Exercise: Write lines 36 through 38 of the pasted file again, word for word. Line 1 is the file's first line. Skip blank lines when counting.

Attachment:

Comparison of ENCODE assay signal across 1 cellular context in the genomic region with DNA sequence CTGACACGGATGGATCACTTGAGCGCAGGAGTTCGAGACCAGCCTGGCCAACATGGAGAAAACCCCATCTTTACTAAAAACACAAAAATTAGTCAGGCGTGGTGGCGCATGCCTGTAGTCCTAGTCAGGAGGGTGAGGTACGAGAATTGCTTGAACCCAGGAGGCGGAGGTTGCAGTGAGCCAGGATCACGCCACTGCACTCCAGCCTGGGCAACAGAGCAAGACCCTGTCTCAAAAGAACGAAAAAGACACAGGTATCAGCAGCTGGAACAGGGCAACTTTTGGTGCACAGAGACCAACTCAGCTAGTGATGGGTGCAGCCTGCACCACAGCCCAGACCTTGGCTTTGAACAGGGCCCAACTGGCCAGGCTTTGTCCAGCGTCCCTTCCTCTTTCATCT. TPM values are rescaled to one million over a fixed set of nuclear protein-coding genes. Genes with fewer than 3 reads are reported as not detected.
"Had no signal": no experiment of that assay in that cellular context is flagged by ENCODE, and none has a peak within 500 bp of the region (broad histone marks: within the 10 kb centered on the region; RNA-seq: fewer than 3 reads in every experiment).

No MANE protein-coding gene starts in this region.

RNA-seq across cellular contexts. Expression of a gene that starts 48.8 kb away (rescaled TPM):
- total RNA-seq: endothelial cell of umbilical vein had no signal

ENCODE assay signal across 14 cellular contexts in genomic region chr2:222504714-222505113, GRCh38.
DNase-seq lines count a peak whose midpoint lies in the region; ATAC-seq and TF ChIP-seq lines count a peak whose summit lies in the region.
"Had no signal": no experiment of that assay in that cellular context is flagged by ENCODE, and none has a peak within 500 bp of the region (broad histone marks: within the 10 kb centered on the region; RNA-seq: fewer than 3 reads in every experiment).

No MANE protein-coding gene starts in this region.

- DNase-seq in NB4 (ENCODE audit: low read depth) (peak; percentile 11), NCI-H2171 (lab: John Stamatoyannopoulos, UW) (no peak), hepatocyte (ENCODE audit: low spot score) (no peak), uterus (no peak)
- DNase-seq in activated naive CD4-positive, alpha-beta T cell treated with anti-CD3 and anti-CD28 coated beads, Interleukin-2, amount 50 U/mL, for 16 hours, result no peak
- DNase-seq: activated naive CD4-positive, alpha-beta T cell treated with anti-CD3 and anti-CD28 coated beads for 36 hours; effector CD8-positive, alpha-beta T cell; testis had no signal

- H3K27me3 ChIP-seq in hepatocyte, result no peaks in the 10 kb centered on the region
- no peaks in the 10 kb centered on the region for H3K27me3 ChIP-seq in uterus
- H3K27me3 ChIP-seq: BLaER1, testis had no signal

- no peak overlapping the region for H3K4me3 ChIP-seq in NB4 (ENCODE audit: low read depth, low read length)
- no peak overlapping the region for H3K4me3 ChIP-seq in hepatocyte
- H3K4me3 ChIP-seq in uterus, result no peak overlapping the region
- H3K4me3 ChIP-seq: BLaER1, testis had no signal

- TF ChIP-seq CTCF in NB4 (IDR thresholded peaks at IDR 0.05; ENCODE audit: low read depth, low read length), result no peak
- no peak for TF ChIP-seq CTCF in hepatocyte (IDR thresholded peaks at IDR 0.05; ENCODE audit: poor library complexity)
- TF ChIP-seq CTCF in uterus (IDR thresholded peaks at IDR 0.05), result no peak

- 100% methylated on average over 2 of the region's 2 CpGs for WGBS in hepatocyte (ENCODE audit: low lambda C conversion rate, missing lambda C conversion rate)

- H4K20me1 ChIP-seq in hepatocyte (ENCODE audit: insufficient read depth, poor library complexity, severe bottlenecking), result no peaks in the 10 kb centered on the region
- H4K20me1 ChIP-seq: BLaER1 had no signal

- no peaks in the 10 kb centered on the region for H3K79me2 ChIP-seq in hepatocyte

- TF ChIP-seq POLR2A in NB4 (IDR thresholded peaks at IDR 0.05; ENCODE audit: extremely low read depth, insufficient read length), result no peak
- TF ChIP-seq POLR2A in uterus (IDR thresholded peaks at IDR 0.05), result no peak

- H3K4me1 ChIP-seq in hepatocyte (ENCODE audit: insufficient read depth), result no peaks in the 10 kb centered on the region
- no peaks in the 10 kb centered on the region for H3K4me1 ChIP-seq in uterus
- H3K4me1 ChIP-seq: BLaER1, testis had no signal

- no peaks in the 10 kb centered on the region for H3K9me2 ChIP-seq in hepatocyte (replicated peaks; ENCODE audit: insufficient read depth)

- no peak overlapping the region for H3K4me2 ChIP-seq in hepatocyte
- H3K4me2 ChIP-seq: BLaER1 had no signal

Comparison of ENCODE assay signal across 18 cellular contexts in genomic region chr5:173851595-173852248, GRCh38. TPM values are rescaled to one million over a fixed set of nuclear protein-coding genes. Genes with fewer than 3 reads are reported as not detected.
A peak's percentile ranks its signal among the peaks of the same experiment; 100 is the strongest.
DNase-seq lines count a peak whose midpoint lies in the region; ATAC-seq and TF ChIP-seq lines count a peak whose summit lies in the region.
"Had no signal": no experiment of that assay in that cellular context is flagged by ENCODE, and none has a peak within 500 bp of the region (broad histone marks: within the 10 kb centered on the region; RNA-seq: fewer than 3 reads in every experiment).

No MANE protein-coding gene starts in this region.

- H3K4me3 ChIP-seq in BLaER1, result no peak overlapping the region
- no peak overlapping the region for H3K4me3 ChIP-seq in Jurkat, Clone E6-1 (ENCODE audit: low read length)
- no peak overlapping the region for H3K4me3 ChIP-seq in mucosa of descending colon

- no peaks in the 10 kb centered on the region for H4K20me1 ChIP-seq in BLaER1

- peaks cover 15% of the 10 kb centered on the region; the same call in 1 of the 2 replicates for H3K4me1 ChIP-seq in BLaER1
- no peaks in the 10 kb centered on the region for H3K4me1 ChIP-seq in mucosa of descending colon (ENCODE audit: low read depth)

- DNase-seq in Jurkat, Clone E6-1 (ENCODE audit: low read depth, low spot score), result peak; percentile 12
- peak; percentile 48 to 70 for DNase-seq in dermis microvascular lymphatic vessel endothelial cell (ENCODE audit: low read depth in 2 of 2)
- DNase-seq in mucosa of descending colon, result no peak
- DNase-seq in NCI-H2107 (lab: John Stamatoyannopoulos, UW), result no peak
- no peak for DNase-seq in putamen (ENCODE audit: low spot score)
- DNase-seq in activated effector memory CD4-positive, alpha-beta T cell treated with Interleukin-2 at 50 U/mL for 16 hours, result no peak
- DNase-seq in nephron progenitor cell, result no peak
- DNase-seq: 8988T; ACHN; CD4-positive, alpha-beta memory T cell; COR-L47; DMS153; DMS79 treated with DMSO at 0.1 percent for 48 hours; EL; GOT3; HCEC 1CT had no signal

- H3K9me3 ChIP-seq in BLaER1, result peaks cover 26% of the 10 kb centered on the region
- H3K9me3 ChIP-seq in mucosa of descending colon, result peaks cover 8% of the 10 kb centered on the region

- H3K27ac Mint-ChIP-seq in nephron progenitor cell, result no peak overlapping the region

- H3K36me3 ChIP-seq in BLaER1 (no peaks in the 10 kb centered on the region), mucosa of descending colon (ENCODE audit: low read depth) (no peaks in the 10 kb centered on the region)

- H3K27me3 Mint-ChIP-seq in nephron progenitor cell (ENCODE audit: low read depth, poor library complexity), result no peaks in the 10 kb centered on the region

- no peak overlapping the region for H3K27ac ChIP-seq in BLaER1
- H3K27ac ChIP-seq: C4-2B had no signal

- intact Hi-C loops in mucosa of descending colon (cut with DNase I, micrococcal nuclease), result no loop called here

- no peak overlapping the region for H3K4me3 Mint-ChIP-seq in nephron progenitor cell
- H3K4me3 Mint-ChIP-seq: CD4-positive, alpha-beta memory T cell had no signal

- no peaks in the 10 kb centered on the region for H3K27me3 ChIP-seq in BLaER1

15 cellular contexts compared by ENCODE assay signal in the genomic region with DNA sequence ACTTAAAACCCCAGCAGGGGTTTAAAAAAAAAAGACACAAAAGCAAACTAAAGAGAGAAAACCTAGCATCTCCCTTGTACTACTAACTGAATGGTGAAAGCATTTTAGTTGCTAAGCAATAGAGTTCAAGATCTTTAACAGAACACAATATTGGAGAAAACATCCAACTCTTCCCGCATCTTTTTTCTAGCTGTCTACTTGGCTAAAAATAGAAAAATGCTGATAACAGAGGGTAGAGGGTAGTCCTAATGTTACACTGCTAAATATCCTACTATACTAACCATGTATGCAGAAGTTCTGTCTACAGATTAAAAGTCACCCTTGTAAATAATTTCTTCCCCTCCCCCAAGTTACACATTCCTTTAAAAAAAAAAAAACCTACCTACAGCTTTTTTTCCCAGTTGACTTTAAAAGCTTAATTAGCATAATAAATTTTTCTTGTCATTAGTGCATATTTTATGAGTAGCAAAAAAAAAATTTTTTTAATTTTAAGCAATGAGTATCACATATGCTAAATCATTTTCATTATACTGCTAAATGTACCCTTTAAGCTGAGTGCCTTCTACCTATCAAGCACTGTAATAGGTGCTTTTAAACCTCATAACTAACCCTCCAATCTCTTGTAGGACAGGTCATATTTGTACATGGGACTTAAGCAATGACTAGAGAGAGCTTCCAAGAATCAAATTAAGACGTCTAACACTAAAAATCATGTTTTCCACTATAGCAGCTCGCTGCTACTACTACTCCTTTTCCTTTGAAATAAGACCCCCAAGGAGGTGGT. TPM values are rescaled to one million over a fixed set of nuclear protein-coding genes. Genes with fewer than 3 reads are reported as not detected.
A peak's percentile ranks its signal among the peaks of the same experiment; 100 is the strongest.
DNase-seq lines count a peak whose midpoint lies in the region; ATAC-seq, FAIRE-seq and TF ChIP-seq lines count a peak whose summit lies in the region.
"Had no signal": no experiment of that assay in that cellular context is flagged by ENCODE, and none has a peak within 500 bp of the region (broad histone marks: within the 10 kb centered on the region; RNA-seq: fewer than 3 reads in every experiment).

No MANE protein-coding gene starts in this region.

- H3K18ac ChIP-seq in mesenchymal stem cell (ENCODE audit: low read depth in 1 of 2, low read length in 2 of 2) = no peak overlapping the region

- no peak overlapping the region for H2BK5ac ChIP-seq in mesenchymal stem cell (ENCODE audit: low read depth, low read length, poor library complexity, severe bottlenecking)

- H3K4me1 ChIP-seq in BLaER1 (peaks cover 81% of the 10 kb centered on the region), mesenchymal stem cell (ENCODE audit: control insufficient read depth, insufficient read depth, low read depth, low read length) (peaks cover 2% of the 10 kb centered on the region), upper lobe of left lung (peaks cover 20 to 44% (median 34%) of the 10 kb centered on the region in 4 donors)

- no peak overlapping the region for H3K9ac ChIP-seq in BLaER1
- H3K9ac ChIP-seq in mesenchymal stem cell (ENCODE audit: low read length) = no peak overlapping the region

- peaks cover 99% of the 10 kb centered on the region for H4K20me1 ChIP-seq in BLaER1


A peak's percentile ranks its signal among the peaks of the same experiment; 100 is the strongest.
DNase-seq lines count a peak whose midpoint lies in the region; ATAC-seq and TF ChIP-seq lines count a peak whose summit lies in the region.
"Had no signal": no experiment of that assay in that cellular context is flagged by ENCODE, and none has a peak within 500 bp of the region (broad histone marks: within the 10 kb centered on the region; RNA-seq: fewer than 3 reads in every experiment).